Restaurants: Bottega, Yountville, CA: Where Tuscany and California Collide
What does one’s imagination create when pondering the concept of la dolce vita? Lying on the beach? Dressed to the nines for a night at the opera? Sophia Loren?
La dolce vita is all I could think about sipping the Chiarello Family’s exquisite Chiara Bianco Ribolla Gialla, contemplating the revelation that is Bottega’s polenta under glass. Served in a canning jar with the lid open (so the polenta really is more “inside” glass), the polenta arrives heated to a lusciously soft consistency that no polenta has ever seen, and is so robust in flavor than any other polenta you’ve likely encountered. We’re talking about polenta here, the side dish everyone dreads to see with that tempting fish or steak you were originally planning to order. Usually polenta, or corn meal, or also considered baby food, is a waste of plate space. It’s a plate and stomach filler. Not here whatsoever.
Michael Chiarello and his executive chef Robert Hohmann elevate the humble polenta to unseen before gastronomic heights. Caramelized mushrooms relax atop the polenta until your server instructs you to spoon both the polenta and mushroom together when serving onto your plate. The polenta’s creaminess is as majestic as Jöel Robuchon’s mashed potatoes, with far less actual cream involved. After serving, you pour from the miniature pitcher of balsamic game sauce, lending an acidic-meaty kick to the sweet earthy mushrooms and that precious polenta. In the hands of a master, a common peasant dish such as polenta can be transformed into a meal centerpiece, where polenta is no longer polenta. It is something far above we could ever have imagined from cornmeal.
The hits keep coming, one after the other at the now three year old Bottega. Like how three year old thoroughbreds are at their prime running in the Kentucky Derby, Bottega has found its groove. Michael Chiarello was one of the stars of the Napa Valley in the 1990’s with his rustic Italian cooking at Tra Vigne in St. Helena. That success led of course to television, with a Wine Country meets Italian cooking themed show on PBS that was a staple of my Saturday mornings growing up (along with Lidia Bastianich and Jacques Pépin). Yet something was not fulfilling for Chiarello with just being a television cook. Unlike most television chefs who can’t wait to leave the kitchen for the studio and never want to return back, Chiarello wanted to be at a restaurant again. And, he wanted to be home in the Napa Valley.
Chiarello’s fingerprints are everywhere at Bottega where the Italian countryside seamlessly melds with the vineyard covered hills of Northern California. There are four main dining areas to the rather expansive restaurant. The front space has a more spacious, chic lounge for a casual dining feel, along with the bar where a proper negroni can be crafted or a pour of a special Moonlight Brewing Co. beer on draft can help change the pace of a wine tasting filled day. Outside is a prime patio with seating for 40 that is one of the more glorious settings to while away the sunny afternoon la dolce vita style. The central dining room boasts seating for upwards of 100, dominated by a rustic feel from the exposed brick walls, a tall beamed ceiling, and enormous chandeliers that look like over-sized wine barrel bands. Tucked away is a smaller, darker, more romantic room overseeing the open kitchen. The complex used to be a winery, which shows in the rustic character, but Chiarello has turned this setting into quite the special occasion, celebratory atmosphere without any elegant fuss.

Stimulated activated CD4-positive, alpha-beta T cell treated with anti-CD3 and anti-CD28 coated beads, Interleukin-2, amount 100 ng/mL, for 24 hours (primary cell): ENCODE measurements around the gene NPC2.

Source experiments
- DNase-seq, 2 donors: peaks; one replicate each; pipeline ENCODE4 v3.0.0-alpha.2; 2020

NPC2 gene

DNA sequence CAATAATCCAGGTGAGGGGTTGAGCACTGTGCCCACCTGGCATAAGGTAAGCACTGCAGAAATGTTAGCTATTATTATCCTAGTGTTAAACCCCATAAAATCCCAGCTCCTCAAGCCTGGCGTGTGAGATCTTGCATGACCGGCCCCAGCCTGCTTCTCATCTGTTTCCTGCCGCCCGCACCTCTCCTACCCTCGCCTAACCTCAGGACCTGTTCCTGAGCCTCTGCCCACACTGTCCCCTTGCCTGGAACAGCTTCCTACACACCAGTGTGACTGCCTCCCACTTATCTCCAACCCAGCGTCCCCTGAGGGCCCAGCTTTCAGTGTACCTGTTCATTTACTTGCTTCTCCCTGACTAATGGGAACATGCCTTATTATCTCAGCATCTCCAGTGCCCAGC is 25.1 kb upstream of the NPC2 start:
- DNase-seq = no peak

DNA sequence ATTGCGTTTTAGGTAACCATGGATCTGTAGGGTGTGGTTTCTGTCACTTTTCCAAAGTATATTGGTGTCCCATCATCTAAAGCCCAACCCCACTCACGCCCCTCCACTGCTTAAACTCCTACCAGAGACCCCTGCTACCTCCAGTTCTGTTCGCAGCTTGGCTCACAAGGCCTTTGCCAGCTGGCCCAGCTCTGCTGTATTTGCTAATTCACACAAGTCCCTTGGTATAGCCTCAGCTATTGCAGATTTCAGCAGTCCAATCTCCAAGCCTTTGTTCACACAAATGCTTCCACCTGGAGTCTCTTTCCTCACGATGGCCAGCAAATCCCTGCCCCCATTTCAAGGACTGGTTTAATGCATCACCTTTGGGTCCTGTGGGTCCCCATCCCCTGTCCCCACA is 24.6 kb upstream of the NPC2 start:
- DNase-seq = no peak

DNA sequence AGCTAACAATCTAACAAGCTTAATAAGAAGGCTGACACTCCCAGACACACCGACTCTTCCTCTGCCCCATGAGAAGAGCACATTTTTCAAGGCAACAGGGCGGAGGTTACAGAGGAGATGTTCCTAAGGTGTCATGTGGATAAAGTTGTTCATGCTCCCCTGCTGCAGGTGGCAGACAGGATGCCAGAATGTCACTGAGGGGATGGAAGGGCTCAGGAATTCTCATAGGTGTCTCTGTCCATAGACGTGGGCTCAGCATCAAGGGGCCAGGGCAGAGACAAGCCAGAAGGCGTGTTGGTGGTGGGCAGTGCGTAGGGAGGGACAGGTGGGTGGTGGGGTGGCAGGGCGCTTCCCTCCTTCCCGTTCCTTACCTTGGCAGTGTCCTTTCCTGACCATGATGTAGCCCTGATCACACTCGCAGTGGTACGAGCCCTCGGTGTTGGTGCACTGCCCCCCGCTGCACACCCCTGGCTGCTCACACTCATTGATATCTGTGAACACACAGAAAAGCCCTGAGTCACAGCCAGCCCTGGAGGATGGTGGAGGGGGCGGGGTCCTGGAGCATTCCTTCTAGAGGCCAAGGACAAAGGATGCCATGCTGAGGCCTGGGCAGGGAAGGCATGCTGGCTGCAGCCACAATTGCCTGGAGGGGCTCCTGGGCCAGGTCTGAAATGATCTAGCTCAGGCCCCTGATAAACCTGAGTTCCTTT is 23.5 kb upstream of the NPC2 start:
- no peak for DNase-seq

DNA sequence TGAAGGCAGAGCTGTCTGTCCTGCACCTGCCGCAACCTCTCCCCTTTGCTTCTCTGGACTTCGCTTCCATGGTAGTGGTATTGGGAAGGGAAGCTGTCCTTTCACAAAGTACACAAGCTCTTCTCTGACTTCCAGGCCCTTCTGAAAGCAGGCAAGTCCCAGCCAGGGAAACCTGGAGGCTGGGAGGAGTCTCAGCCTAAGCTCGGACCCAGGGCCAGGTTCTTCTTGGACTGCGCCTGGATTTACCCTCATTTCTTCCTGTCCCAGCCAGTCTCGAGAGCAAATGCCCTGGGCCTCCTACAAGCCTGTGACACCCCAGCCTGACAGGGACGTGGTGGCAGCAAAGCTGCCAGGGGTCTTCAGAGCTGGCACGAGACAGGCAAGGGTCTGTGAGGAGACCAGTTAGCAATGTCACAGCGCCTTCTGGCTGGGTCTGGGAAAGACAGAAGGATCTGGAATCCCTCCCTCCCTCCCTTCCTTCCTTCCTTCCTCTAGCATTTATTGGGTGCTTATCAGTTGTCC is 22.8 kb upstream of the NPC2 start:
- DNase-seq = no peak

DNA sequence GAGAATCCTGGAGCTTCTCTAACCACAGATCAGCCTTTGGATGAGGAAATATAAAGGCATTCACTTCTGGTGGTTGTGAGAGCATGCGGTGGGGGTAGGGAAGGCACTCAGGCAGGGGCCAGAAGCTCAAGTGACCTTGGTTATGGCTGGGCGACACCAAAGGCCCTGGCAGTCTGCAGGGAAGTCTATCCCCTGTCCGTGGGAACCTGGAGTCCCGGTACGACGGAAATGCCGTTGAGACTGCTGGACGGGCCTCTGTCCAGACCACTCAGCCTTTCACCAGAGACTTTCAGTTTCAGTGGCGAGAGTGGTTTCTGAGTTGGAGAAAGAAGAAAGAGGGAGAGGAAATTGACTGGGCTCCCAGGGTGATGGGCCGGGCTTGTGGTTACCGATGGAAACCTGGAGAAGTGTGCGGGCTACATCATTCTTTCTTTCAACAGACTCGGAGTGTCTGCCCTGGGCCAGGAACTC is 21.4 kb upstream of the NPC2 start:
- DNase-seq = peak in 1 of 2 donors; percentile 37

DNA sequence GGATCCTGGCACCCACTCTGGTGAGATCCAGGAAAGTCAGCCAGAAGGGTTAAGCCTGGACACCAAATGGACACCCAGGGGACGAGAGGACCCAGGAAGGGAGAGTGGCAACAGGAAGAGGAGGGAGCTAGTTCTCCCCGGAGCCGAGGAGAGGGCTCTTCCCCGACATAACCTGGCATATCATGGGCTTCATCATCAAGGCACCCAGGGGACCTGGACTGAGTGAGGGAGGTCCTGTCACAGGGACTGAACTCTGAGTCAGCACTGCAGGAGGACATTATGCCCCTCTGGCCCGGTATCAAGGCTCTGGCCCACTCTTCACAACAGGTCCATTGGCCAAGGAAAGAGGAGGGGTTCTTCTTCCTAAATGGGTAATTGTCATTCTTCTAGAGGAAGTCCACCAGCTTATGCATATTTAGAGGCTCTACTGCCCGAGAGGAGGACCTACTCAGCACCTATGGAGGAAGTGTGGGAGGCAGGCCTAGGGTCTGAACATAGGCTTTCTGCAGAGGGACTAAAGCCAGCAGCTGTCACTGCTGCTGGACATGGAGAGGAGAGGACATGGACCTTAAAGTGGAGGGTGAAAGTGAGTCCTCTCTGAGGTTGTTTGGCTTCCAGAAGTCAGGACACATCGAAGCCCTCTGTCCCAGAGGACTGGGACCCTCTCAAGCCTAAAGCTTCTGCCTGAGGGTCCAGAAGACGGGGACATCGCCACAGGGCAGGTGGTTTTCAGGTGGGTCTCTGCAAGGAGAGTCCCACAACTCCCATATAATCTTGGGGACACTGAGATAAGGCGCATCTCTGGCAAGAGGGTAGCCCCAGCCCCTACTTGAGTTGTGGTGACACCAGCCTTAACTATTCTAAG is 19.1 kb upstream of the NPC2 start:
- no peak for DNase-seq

Dish after dish, this casual yet refined Italy by way of the Napa Valley reflected in all dining areas arrives at the table too on the plates. Meals commence with freshly baked bread carried in a towelette and placed actually on the table right in the middle, as if we were at a home in Umbria. With bread this good being ripped left and right, the servers have quite the bread crumb clean up job at the end of the meal. Bread this fresh doesn’t need an accompaniment. No stone can be left unturned here though. The marinated parmesan dip is a such a treat that we ate enough of the bread slathered in it to be considered an antipasti. Butter and olive oil should always be banished in favor of this dip, also available to take home at Chiarello’s Napa Styles store across from Bottega’s entrance.
Even with a party of six, we couldn’t get close to ordering everything that tempted our table. With a party of two, forget about it. Just close your eyes and pick. Roughly half the menu are standards and the other half changes by the season. It’s a rare comprehensive menu with about a dozen each of antipasti and pastas, and five or so main plates and desserts, that covers all the bases without any duds.
That polenta under glass masterpiece will always be there for you, as will the excellent fried brussels sprouts with orange and grapefruit segments, bits of salty proscuitto, and some aged balsamic vinegar lending a trusty hand to the dish like a longtime teacher mentoring a promising student. A seasonal “green egg and ham” featured a confit of Delta asparagus wrapped by culatello ham (very similar to prosciutto), next to a crispy farm egg where the yolk manages to stay in tact despite being liquified, and some creamy cambazola cheese to lend a rich base. Each individual part is beautifully constructed, but is not particularly noteworthy when combined. The cambazola seemed to drown out the others too much.